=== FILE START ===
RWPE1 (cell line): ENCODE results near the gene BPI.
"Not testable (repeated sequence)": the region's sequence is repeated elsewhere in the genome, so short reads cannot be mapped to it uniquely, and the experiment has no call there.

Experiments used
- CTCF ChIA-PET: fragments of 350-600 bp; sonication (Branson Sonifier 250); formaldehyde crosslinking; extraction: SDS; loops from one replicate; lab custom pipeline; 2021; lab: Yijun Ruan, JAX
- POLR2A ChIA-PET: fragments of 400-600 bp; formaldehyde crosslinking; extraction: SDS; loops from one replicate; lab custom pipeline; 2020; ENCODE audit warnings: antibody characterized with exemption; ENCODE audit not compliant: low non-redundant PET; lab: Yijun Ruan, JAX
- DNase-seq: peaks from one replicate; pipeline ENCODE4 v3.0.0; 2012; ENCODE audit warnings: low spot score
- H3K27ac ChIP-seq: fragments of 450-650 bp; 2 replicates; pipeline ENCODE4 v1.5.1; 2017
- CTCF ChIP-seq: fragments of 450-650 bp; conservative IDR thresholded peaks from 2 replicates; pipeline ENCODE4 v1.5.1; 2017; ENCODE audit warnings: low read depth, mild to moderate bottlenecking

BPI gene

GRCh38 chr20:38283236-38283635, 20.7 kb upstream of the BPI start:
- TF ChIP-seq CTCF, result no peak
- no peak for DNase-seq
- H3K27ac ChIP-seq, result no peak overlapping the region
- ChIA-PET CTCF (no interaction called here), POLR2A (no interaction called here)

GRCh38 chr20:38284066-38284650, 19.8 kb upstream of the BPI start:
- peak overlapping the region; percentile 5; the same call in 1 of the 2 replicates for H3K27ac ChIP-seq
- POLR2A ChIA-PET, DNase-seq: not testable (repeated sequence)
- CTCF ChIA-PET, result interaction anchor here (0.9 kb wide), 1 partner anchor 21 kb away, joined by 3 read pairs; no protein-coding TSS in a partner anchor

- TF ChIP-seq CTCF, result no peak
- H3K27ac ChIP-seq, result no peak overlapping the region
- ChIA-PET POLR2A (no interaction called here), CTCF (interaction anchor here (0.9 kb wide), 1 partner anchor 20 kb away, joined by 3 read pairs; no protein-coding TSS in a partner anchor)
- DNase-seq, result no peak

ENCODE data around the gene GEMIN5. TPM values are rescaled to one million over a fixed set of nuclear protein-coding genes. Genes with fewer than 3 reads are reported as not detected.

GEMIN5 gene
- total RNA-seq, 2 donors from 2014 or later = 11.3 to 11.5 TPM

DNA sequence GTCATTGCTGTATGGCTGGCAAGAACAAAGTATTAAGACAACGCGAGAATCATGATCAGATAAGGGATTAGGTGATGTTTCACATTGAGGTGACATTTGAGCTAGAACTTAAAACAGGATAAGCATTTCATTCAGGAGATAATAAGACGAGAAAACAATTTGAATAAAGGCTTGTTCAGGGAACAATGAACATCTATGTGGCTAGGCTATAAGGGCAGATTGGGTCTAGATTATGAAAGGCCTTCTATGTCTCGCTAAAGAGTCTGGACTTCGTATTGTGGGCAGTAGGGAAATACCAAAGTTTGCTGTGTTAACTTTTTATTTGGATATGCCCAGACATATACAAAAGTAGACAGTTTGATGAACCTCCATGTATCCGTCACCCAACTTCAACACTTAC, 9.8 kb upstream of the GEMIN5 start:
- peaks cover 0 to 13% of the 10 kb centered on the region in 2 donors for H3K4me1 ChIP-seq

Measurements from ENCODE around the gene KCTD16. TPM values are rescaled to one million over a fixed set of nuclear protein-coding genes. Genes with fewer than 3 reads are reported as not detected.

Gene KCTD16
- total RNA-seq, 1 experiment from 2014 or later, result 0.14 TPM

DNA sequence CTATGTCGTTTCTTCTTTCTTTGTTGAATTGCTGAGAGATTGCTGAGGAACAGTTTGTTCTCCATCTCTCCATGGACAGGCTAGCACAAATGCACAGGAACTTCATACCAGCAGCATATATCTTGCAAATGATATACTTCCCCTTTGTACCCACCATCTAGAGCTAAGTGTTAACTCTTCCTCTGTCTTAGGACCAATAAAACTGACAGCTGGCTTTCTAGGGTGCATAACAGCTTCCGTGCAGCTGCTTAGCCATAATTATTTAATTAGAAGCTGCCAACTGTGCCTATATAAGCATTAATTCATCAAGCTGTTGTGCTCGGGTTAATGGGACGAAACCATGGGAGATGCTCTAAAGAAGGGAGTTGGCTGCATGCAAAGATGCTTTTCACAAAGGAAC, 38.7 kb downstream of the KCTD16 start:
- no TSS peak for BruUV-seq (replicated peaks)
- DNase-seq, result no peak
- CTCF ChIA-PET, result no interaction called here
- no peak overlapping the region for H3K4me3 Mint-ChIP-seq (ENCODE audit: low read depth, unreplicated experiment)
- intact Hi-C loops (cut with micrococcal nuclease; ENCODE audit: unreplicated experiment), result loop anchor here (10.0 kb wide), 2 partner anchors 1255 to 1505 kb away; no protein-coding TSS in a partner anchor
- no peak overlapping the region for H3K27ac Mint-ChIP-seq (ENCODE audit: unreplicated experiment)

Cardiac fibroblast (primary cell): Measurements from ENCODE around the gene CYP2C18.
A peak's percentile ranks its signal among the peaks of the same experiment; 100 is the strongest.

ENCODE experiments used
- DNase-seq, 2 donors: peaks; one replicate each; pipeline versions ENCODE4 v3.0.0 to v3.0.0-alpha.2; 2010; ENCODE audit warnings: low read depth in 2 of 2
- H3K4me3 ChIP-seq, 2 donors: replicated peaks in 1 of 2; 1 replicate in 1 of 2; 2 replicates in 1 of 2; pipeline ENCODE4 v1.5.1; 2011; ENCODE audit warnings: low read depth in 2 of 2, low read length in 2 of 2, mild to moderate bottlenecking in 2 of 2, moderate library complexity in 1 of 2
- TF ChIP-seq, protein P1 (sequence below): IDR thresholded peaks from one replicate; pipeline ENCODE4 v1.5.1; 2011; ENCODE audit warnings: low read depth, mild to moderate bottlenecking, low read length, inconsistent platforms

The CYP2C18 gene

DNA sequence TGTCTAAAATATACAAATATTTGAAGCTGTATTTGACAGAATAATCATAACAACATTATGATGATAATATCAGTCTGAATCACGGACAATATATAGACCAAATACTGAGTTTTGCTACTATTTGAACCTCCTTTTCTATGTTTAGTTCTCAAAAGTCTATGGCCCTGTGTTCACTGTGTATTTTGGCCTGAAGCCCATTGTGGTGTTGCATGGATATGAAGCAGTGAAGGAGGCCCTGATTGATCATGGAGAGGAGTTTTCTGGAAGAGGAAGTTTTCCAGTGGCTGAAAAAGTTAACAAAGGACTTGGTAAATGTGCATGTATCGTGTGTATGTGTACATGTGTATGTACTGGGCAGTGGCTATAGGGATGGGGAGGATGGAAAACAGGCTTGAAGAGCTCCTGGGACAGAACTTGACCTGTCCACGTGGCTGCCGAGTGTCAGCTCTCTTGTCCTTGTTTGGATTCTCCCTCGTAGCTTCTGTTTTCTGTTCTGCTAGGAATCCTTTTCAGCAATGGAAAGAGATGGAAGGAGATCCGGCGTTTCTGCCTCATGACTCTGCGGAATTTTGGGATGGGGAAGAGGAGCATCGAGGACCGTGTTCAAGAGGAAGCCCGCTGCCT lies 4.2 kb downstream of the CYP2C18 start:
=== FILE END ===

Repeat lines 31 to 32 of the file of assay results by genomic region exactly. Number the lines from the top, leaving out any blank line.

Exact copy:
DNA sequence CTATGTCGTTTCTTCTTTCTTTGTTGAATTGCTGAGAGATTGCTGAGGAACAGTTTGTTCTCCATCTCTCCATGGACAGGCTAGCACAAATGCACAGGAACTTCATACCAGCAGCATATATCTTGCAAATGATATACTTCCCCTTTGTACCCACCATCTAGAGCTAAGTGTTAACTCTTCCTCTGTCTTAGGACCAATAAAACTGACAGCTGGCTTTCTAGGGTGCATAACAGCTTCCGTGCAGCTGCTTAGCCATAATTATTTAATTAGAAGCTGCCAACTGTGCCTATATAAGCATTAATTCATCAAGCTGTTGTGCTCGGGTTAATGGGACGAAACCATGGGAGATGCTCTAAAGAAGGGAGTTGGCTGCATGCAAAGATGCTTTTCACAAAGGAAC, 38.7 kb downstream of the KCTD16 start:
- no TSS peak for BruUV-seq (replicated peaks)